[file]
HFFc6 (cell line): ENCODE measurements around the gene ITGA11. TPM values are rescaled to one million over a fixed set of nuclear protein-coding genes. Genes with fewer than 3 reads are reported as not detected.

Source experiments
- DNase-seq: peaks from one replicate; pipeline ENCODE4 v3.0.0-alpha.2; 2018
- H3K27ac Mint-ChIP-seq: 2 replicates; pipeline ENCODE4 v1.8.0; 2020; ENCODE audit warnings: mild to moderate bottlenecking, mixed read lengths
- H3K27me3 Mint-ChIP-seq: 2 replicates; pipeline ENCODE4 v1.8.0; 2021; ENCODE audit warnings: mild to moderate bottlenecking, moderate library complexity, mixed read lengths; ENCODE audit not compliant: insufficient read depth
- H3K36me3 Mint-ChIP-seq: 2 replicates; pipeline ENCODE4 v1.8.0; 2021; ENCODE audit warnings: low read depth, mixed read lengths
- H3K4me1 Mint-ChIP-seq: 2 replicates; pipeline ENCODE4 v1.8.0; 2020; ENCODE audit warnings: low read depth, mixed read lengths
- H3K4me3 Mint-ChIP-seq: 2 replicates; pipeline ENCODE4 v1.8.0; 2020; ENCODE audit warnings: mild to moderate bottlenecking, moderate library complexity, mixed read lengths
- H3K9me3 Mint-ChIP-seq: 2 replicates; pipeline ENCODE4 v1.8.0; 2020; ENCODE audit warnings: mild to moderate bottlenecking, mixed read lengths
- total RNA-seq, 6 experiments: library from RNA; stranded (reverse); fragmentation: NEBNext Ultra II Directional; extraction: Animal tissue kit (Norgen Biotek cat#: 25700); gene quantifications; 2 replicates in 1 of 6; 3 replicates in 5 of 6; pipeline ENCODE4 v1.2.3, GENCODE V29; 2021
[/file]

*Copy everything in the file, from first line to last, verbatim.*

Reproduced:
HFFc6 (cell line): ENCODE measurements around the gene ITGA11. TPM values are rescaled to one million over a fixed set of nuclear protein-coding genes. Genes with fewer than 3 reads are reported as not detected.

Source experiments
- DNase-seq: peaks from one replicate; pipeline ENCODE4 v3.0.0-alpha.2; 2018
- H3K27ac Mint-ChIP-seq: 2 replicates; pipeline ENCODE4 v1.8.0; 2020; ENCODE audit warnings: mild to moderate bottlenecking, mixed read lengths
- H3K27me3 Mint-ChIP-seq: 2 replicates; pipeline ENCODE4 v1.8.0; 2021; ENCODE audit warnings: mild to moderate bottlenecking, moderate library complexity, mixed read lengths; ENCODE audit not compliant: insufficient read depth
- H3K36me3 Mint-ChIP-seq: 2 replicates; pipeline ENCODE4 v1.8.0; 2021; ENCODE audit warnings: low read depth, mixed read lengths
- H3K4me1 Mint-ChIP-seq: 2 replicates; pipeline ENCODE4 v1.8.0; 2020; ENCODE audit warnings: low read depth, mixed read lengths
- H3K4me3 Mint-ChIP-seq: 2 replicates; pipeline ENCODE4 v1.8.0; 2020; ENCODE audit warnings: mild to moderate bottlenecking, moderate library complexity, mixed read lengths
- H3K9me3 Mint-ChIP-seq: 2 replicates; pipeline ENCODE4 v1.8.0; 2020; ENCODE audit warnings: mild to moderate bottlenecking, mixed read lengths
- total RNA-seq, 6 experiments: library from RNA; stranded (reverse); fragmentation: NEBNext Ultra II Directional; extraction: Animal tissue kit (Norgen Biotek cat#: 25700); gene quantifications; 2 replicates in 1 of 6; 3 replicates in 5 of 6; pipeline ENCODE4 v1.2.3, GENCODE V29; 2021